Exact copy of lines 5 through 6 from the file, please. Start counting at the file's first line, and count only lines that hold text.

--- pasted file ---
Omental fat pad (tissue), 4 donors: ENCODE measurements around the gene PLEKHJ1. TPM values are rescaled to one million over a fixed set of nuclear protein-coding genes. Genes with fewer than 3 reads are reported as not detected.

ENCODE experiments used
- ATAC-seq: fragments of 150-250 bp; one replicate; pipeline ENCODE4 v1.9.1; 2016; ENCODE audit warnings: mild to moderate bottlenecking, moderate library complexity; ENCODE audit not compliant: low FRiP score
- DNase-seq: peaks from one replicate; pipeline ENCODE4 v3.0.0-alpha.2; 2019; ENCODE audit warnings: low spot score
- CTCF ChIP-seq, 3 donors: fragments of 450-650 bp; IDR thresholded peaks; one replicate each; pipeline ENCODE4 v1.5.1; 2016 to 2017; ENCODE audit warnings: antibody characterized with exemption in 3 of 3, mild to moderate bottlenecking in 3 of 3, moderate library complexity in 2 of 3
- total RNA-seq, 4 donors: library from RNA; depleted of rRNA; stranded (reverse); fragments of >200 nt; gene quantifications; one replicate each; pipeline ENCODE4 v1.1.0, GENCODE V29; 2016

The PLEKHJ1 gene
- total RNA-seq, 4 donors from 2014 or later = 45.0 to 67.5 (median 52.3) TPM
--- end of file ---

- CTCF ChIP-seq, 3 donors: fragments of 450-650 bp; IDR thresholded peaks; one replicate each; pipeline ENCODE4 v1.5.1; 2016 to 2017; ENCODE audit warnings: antibody characterized with exemption in 3 of 3, mild to moderate bottlenecking in 3 of 3, moderate library complexity in 2 of 3
- total RNA-seq, 4 donors: library from RNA; depleted of rRNA; stranded (reverse); fragments of >200 nt; gene quantifications; one replicate each; pipeline ENCODE4 v1.1.0, GENCODE V29; 2016